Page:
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Tutorial: Beachy Weathered Paint

I've spent a major part of my life painting things...
it's really one of the fastest, cheapest, easiest ways to give an item new life
and the only limit to your results is your imagination!

As a kid, i was into finger painting - and then hundreds of art projects.
At one point, I was actually painting houses - inside and out.
I painted props and walls and fixtures for retail displays.
I taught an art class for gifted kids, and taught them how to cartoon and paint murals.
I was painting custom murals in homes and businesses, 
and painting furniture for my small store, farmer's markets, and clients.
In the end, I ended up creating new furniture out of old stuff, and adding paint finishes to it.

Seems I've had a paintbrush in my hand most of the time!

Recently, I laid my eyes on an old, worn out picnic bench that Mom has had for YEARS.
You might remember that bench...
She was in my Garden Bar post as a supporting player.
Nothin' much to look at, really.

But since I've amassed quite a few paint tricks over the years,
it was simply a matter of using those with a few steps, a few supplies, and a few minutes
and that bench became a STAR!
She's got a terrific weathered & worn 'beach vibe' now - ready for Summer!

Here's a quick tutorial to show you how to get great results

wood object to paint . paint color 1 . paint color 2 . sand paper . paint brushes
Step 1.
Paint a clean, dry item with paint color 1. Flat or satin finish is best.
Here, the item is an old wood bench and paint color 1 is aqua.

Step 2.
Use a piece of coarse grade sandpaper to sand the piece,
wearing away paint color 1 at the edges and along joints.
Sand in long strokes, not in circles or swirls, so it looks like authentic wear & tear.

Step 3.
The next coat of paint will be applied with a 'dry brush' technique:

Dip the tips of a paint brush in paint color 2. Here, that color is white.
Then stroke the brush against a dropcloth, rag, or cardboard box to remove most of the paint.

Step 4.
Drag the almost-dry paint brush bristles across the item, depositing a small amount of paint color 2.
Do not press hard, just drag the brush over the item's surface to highlight the texture.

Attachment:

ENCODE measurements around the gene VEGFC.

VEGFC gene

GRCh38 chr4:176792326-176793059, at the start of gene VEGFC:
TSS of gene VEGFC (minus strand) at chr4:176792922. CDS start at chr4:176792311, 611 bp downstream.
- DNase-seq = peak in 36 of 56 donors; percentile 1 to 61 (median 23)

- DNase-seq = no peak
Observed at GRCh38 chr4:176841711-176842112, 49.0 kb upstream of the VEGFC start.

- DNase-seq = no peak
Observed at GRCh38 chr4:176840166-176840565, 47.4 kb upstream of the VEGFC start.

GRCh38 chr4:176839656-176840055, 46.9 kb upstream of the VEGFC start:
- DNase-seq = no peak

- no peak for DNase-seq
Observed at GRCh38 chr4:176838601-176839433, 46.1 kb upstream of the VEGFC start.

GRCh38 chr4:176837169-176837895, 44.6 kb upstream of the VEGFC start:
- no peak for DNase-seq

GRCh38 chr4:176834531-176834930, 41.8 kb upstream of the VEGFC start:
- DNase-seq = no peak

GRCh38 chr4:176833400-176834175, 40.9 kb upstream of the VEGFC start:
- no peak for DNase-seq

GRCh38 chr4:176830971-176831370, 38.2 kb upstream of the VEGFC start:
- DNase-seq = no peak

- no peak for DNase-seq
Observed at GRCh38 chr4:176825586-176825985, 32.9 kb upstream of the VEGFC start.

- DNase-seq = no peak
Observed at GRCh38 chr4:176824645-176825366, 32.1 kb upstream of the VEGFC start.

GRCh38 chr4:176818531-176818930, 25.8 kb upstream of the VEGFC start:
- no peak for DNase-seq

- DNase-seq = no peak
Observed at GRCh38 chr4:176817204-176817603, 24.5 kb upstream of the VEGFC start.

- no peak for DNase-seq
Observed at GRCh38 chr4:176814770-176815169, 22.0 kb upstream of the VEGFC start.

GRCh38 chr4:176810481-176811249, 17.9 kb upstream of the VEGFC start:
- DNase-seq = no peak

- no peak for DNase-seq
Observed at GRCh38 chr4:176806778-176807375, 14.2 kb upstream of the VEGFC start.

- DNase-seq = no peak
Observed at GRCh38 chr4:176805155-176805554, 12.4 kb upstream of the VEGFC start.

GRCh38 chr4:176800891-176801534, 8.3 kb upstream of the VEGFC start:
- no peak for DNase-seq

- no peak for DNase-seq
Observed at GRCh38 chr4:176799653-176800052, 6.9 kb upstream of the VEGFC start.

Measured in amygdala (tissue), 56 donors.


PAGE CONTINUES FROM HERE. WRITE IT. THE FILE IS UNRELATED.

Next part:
Use long strokes across the length of the item - with the grain.

Step 5.
Use coarse-grade sandpaper again to rough up the edges of the item again,
wearing through the white drybrush coat into the base coat.

The effect will approximate that of being left out to weather naturally over time,
instead of looking like an overworked 'faux' finish.

It will weather more on its own if left outdoors, 
or you can add a sixth step: add a coat of clear matte-finish varnish to protect it.

This technique works very well on benches, chairs, tables, 
crates, wood planters, shutters, doors, bed frames, cabinets,
birdhouses, fences & gates, even decks!

Once painted, that overlooked little bench turned in a stunning performance 
in my Breakfast at Tiffany's post!

shared online:

One Project Closer | Creativity Unleashed

Creative Country Mom's Garden | Home Sweet Garden Party
Thank You, Brooke, for featuring my post on your blog! 


  1. That looks fantastic Deb! Great job, you know how much I love aqua!!


  2. Doggone it, I've been doing it that way but people here don't like distressed at all. They ask me why they should buy something that looks old and battered. Obviously not aware of different style and looks good now. (here is west of Grand Junction, Co, we live about 18 miles west of G.J. out in country) I need to find a better and different market for what I do, I'd like to be able to sell some items. Your tutorial is excellent and quite understandable, doable. How do I educate people here?
    Thanks for sharing your talents. Happy weekend

    1. I smile because I understand :)
      After running two businesses that involved painted furniture and hearing SO many people say what you've echoed - and let's not forget the men who grumble about painting 'perfectly good wood' (insert eye roll here) - I can tell you that you need to IGNORE THEM. Do what you do, do it better than anyone else, and enjoy yourself! Because some people will NEVER 'get it' :)